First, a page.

- What does it mean to be “poor in spirit”? Does our understanding of this phrase change if we paraphrase it as “those who know they need the spirit of God”?
- What are some synonyms for “meek” ? Some possibilities are “humble,” “gentle.”
- It is possible to make two lists from the characteristics of the blessed in this passage: one list contains the things that are more like life-experiences that happen *to* us – mournful, persecuted, slandered; the other list contains things that have more to do with our attitudes and actions – meekness, mercy, purity in heart, peacemaking. Some, like “poor in spirit” and “hungry for righteousness” could be both, because they can come from a natural humility or the experience of being deflated from our pride or self-righteousness. What do we learn about following Jesus from this? Is the blessed life an active and willful life, or passive and receptive, or both?
- Return to the question of what “blessed” means. Many translations of Matthew 5 actually use the word “happy,” which is one perfectly correct rendering of the Greek word makarios which appears here. It may be, however, that “blessed” is still a better choice because it suggests that this condition of well-being is something that happens to a person or comes as a gift rather than something that someone does to attain happiness or blessedness. Which of these is the better way of describing the result of following Christ, trusting the gospel, and obeying Christ’s commands?
- Some have noted that Matthew’s version of these “Beatitudes” differs from the list in Luke 6:20-31 particularly in that the Lukan list seems more deeply based in the actual experience of physical poverty, hunger, and persecution. As if to emphasize the point, Luke also contains a list of warnings to those who have all of their needs currently met. How literally should we take these descriptions of human conditions in Matthew 5 and Luke 6? Can blessedness come from spiritual hunger just as much as physical hunger?
- How do we imagine that these blessings become real in the lives of people who experience the hardships Jesus describes? Is it simply a direct line from God to the individual? Or do we who have experienced these things before or who are already equipped with the good news of the gospel and the means to relieve suffering play a role on God’s behalf in bringing blessing to others?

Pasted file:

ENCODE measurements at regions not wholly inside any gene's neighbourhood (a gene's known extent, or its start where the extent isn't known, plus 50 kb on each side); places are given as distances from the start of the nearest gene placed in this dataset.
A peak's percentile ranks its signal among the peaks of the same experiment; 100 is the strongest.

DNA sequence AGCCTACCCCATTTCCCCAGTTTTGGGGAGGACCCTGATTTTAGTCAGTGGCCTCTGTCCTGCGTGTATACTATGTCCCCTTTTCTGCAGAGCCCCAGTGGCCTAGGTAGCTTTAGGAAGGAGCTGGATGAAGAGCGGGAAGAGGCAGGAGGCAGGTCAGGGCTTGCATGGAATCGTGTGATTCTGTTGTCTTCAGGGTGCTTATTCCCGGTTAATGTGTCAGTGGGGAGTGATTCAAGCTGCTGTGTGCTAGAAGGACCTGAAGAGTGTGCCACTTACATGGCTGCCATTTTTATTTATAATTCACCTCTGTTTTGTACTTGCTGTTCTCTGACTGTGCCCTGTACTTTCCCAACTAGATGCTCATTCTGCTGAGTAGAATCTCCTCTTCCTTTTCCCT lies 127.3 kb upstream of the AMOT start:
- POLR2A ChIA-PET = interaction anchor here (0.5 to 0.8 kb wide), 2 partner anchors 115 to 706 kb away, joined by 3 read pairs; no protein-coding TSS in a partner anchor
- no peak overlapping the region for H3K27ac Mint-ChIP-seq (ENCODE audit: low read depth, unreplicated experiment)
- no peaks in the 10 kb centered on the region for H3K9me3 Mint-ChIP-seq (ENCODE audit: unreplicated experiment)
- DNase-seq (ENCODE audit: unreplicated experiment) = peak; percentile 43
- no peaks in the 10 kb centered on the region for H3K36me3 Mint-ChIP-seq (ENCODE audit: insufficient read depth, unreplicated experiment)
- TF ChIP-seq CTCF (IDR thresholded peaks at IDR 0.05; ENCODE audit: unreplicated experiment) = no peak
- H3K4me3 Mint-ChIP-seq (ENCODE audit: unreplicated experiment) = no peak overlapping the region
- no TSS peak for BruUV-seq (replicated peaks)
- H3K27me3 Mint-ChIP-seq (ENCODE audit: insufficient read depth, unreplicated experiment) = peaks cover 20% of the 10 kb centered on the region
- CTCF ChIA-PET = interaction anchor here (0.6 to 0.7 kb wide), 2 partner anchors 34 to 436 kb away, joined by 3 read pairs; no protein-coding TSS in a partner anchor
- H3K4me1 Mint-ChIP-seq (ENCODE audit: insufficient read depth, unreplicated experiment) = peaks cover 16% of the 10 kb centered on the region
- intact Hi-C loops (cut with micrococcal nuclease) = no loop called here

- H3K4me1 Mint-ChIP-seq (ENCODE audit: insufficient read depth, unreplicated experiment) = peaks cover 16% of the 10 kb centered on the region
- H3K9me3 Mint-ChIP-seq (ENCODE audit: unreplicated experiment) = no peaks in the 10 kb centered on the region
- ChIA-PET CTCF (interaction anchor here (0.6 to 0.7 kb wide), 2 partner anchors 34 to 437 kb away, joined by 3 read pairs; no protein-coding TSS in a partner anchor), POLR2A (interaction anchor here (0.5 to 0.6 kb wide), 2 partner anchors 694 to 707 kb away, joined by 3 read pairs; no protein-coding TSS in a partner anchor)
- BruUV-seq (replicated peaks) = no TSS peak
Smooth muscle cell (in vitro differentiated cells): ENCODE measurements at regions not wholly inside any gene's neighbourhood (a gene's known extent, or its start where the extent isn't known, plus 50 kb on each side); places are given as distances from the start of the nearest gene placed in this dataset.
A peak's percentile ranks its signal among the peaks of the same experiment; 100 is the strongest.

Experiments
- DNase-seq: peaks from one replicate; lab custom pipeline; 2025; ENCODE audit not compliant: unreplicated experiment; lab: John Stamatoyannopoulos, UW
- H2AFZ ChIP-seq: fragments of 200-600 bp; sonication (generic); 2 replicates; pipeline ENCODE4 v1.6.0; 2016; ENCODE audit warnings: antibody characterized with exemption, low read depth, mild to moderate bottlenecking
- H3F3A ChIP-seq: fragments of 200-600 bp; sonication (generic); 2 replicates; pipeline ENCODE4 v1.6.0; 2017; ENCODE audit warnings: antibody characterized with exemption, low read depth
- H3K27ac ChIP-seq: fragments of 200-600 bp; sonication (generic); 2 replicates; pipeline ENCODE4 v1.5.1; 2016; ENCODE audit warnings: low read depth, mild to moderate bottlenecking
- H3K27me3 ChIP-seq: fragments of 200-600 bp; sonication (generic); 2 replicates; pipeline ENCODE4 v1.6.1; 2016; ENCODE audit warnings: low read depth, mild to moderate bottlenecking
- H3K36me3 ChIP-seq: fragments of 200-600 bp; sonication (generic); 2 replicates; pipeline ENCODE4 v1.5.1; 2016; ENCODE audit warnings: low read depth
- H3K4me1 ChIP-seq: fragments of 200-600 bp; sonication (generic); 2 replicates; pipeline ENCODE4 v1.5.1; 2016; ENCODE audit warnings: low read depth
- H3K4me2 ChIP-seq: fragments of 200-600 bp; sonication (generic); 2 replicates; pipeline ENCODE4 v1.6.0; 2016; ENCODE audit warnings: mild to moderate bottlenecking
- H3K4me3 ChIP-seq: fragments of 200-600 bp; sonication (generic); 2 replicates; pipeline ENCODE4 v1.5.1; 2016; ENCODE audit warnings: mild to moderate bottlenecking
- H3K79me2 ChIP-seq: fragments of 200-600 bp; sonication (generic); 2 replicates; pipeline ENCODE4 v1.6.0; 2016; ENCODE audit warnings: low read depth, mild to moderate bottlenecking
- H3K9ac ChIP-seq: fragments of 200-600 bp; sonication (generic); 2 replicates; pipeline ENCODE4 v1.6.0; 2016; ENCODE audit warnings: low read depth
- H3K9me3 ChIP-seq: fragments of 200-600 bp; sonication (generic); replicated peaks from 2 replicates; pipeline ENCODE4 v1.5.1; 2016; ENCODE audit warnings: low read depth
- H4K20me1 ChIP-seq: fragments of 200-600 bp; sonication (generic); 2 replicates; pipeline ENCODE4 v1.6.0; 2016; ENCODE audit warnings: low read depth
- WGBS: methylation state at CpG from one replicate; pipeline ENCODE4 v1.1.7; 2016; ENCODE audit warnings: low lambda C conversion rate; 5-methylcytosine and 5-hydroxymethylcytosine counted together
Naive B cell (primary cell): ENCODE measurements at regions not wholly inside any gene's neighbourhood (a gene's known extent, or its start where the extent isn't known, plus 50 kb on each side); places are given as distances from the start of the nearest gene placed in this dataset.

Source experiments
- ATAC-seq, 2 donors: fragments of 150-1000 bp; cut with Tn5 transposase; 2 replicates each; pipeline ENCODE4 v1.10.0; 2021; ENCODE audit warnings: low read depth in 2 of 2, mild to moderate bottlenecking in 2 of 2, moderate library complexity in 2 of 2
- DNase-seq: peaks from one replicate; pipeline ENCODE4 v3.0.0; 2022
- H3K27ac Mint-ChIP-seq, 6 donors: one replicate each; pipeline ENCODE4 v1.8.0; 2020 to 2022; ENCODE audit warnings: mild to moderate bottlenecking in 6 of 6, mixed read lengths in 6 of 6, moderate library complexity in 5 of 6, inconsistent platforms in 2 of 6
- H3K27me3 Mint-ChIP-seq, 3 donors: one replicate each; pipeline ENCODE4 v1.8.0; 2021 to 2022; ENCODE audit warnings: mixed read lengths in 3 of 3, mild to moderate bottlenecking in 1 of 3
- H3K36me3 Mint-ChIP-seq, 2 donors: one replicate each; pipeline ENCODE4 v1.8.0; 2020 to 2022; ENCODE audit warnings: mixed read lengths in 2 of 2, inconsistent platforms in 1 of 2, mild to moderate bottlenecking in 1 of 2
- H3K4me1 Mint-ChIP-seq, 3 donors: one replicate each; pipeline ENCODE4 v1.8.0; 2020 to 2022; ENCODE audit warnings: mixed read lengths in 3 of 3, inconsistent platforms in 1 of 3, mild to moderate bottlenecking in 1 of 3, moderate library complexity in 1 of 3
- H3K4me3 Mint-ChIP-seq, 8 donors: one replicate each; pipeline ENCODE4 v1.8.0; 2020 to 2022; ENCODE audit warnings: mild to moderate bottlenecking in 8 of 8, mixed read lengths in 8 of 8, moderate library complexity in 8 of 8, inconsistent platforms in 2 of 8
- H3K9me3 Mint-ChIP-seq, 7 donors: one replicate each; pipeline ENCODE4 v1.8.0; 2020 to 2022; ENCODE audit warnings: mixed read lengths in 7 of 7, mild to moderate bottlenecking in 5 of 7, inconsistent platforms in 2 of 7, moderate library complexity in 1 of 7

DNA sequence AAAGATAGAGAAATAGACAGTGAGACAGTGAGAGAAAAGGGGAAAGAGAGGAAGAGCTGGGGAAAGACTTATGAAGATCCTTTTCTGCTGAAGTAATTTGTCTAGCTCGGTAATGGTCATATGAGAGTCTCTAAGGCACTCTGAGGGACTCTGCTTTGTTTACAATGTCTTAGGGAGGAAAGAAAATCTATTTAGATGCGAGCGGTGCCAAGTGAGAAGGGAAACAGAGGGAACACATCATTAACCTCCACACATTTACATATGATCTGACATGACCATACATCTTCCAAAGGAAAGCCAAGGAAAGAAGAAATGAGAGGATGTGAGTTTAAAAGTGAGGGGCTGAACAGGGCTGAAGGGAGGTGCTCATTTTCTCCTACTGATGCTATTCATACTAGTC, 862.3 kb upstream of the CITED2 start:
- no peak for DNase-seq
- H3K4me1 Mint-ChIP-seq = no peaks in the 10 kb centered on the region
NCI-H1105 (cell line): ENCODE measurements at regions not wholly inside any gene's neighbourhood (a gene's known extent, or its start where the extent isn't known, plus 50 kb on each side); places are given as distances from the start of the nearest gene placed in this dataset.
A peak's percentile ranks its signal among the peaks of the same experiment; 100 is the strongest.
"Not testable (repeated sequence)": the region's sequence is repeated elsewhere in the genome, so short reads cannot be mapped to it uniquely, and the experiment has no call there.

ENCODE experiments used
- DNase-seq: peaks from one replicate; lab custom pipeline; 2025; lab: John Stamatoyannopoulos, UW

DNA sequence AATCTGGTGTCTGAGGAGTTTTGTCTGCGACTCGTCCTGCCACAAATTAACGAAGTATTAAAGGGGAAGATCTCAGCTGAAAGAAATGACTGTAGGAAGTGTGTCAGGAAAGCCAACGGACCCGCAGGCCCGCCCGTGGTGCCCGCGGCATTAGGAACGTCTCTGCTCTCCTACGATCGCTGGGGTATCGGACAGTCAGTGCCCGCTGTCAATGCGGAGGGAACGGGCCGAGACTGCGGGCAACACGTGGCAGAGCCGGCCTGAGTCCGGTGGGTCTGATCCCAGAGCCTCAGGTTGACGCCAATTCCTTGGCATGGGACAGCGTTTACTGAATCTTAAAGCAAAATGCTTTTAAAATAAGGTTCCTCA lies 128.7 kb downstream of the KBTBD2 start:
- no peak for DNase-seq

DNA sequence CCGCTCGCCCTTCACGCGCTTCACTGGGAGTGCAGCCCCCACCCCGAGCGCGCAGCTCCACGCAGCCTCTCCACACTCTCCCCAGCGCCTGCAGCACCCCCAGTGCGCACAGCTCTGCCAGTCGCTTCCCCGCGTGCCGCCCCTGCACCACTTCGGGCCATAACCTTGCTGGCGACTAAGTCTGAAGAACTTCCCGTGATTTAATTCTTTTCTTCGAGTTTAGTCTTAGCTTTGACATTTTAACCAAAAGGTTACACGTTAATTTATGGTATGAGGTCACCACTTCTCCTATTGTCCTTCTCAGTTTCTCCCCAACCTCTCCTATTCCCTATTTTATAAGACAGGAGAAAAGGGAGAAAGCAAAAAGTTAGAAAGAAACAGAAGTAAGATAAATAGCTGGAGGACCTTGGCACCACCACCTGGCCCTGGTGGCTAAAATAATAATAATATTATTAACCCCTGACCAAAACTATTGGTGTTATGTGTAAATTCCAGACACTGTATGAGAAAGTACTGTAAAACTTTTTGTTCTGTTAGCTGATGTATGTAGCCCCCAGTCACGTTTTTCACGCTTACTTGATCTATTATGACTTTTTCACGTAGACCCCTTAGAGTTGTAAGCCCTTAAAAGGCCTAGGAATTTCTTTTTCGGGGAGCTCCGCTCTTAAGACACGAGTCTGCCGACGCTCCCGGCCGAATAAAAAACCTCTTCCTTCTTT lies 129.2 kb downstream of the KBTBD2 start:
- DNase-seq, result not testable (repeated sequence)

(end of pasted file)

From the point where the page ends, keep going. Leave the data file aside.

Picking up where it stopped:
- Some have been critical of these promises in Matthew because they can be seen as self-centered or unrelated to a community of relationships. Yet if we take the example of verse 12, the blessing experienced by the prophets of Israel even while they were being persecuted or killed was not simply a personal heavenly reward, but that the nation and the people heard the word of God, which – as the scriptures promise – is effective whether we see it or not! Is it possible that the blessedness that is promised to *you* as someone who experiences these things really becomes a fuller blessing in the experience of those around you who share in it also?
On a sheet of paper that you will fold up and carry with you this week as a reminder, list the names of actual people you know to whom you can relate in a new way according to this list of promises from Jesus. Is there someone in your life for whom you only have contempt or conflict? How can you be “poor in spirit” in your conversations with them? Do you know someone who is consumed by a lifestyle of destructive behavior or shallow thrill? Can your “hunger and thirst for righteousness” provide a suggestion of another way to live? Is there someone in your life who needs mercy and forgiveness from you or others? Can you show mercy and forgiveness to that person, knowing that it may not be received or returned? Are you afraid of the consequences of representing the love of God in Christ Jesus to others in word and/or deed? Recall that the promise of verses 11 and 12 are not just that you have a heavenly consolation for your courage and trouble, but that there may be others nearby who have desperately needed to hear and see the witness of someone who believes that God’s grace can really make a difference. Who in your life could benefit from that witness?
Let this list of people be your personal prayer list for the week and also your reminder that God’s promises for following Christ as described here in Matthew 5 are true!
Lord Jesus, giver of every blessing, we rejoice that the wisdom and promises you first shared with your disciples has come down to us and still remains true today. Help us to come to you as your followers did in those days and to welcome your word with gladness, even as it calls us to repentance and service. We lift before you for your blessings all those whose spirits call out for relief and righteousness, all who mourn the loss of loved ones, who feel disenfranchised and isolated, and whose fondest desire is that they could feel strong enough to show mercy and forgiveness in the face of persecution and hatred. Give us, along with all your people, joy and gladness for the reward that is ours in your kingdom.